John Maciejewski knows how to turn the word victim into victor. Being stricken with polio at age six, John learned that life was not going to be easy and he would have to strive hard against the odds.
Paul and Amelia Maciejewski began their family in Bay City, Mich. John, the oldest of his brother and sister, grew up on a farm. His mother taught him to read and he was reading mysteries before he even began school. When John was a little boy, he thought he would like to be a truck driver.
“I saw those guys come onto the farms. They would step out of their truck with their creased blue jeans and their boots and their western shirts and all the women would just drool over them,” John laughs.
He left his parents' home to live with a friend when he was just 16. John worked at a restaurant, finished high school and joined the Navy leaving a dark secret behind that he later reveals.
“My roommate Dwayne and I went down to join the Marines. We wanted to jump out of airplanes - don’t ask me why,” John laughs and later shares that he is afraid of heights. “The Marine recruiter wasn’t there and the Navy recruiter started talking to me about submarines. I had an uncle who was on a submarine in WWII,” John says.
“My entire career is nothing but being in the right place at the right time. I went to electronic school - and the Navy was pretty smart; they showed us a movie of what it was that we were going to be doing. They showed an electronics technician climbing the mast of a destroyer working the radar at the top while it was at sea. It was swaying exceedingly with the guy strapped in and climbing this mast. The only thing I am afraid of is heights and I thought, ‘What the heck am I going to do? I can’t do that!’” John says, “The very next day a submarine recruiter came in and pitched what they offered, which was also $200 extra a month. I signed up that day.”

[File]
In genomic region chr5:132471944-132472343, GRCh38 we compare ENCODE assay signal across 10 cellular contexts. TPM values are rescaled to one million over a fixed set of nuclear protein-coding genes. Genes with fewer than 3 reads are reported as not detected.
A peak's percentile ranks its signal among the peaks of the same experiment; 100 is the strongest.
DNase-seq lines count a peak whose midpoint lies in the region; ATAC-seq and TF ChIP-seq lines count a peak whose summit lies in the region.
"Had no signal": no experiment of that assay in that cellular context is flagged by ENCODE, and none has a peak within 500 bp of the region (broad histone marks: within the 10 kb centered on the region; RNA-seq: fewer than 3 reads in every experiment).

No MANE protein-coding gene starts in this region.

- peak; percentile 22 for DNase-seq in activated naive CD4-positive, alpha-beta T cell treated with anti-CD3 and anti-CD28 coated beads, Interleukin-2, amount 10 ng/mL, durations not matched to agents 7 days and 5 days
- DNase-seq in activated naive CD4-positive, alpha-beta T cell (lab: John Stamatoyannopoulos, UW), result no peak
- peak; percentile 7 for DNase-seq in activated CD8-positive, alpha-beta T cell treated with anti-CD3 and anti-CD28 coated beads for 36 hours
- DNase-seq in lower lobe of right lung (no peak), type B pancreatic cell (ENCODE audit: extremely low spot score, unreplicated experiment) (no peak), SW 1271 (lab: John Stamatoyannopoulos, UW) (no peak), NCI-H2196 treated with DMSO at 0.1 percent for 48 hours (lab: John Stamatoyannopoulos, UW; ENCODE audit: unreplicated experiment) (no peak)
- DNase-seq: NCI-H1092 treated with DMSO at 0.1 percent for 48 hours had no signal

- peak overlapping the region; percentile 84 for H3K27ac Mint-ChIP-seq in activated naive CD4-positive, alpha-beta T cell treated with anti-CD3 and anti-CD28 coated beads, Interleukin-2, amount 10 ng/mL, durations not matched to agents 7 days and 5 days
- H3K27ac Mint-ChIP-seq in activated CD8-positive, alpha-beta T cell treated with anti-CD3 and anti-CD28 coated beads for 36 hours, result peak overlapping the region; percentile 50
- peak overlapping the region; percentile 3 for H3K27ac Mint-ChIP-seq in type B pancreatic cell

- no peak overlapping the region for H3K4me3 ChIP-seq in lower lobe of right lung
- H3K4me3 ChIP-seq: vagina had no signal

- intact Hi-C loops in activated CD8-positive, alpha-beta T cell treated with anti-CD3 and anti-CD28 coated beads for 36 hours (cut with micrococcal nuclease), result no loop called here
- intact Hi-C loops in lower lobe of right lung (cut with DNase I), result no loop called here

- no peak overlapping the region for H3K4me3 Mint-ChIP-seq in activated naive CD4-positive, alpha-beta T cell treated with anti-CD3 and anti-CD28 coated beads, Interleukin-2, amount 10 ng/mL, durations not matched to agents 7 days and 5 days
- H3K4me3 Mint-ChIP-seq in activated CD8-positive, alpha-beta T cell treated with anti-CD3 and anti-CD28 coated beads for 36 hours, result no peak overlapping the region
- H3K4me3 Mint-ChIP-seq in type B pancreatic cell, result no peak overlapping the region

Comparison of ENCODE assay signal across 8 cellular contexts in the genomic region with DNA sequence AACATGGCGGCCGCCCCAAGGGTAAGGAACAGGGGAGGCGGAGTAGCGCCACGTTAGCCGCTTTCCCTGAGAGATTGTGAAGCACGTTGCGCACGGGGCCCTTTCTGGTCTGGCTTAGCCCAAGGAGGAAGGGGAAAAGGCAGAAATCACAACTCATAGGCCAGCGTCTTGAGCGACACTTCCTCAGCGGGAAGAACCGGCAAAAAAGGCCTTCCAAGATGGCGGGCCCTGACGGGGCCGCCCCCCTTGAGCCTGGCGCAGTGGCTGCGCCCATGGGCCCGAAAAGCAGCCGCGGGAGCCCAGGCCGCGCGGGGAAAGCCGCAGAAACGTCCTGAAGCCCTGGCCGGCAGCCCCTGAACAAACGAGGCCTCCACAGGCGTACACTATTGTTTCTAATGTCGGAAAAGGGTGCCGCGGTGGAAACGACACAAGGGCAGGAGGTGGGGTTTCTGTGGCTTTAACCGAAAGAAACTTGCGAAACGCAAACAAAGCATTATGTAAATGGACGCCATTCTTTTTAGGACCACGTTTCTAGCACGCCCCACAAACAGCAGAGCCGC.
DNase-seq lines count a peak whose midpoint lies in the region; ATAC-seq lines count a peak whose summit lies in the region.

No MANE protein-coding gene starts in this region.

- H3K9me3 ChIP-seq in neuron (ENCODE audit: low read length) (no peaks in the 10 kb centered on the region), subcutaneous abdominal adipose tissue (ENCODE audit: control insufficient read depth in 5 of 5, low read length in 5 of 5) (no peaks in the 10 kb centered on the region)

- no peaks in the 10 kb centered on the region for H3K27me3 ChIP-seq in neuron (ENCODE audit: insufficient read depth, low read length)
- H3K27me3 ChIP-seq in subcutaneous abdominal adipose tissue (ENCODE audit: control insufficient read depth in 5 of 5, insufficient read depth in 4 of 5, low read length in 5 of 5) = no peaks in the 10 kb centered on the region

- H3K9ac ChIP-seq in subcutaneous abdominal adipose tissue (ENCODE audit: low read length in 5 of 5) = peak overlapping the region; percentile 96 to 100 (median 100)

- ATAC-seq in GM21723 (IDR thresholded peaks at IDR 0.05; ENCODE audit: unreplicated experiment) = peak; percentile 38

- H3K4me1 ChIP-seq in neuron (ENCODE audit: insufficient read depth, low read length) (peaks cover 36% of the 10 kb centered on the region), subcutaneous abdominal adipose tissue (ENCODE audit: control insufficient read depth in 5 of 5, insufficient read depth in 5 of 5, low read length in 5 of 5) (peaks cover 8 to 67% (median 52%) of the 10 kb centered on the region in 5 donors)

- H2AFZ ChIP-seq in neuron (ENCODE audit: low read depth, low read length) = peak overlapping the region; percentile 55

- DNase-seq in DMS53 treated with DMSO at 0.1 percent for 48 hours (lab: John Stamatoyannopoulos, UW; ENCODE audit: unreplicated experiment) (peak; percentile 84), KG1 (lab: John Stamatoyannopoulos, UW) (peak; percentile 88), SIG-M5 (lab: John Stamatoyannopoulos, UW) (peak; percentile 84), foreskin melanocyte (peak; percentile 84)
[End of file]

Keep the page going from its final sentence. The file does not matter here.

John was never bothered by the closed-in feeling of a submarine - it was apparently a good fit. “I went to nuclear power school but they didn’t have enough submarines at the time for all the guys that were graduating as a nuclear reactor operator. I was extremely fortunate to be sent from Connecticut to the Keys to ride a diesel sub - an old WWII boat. That was the best year of my life!” John exclaims.
“We hardly ever wore uniforms, just T-shirts, dungarees and no hats. It was awesome - like stepping back in time. The captain advised me, and he was a good man, he said, ‘You’re only going to be here for a while. I can’t keep you so you need to get qualified - quickly’. Qualified means you have to know everything on a submarine - where the emergency valves are, where the major breakers are, to know where the damage control equipment is, where the breathing apparatus and fire extinguishers are, etc. I did that. And not long after that, I got my transfer papers to a fast attack submarine in New London Conn.
“Once you learn everything, you do a walkthrough of the boat with the captain and he asks you questions and once you pass that - you get your dolphins.”
John displays a pin of dolphins and says, “It’s called ‘getting your fish’. You wear them on your uniform over your left chest. The bottom ones are from when I left the fast attack boat, the Dace, which was a hunter-killer submarine. I went to an FBM (Fleet Ballistic Missile) submarine which is the submarine that shoots missiles. You don’t really do anything. It’s boring. I made four patrols on that, getting four stars and you wear that one below your dolphins.”
John’s stands in front of a bookshelf that displays all of his Navy life. Pointing to a photograph he laughs, “I actually wore a clean T-shirt that day!”
John’s Navy buddies referred to him as “Ski.”
What brought him to Chattanooga? “The federal government made me an offer I couldn’t refuse,” John says. He worked in the security field.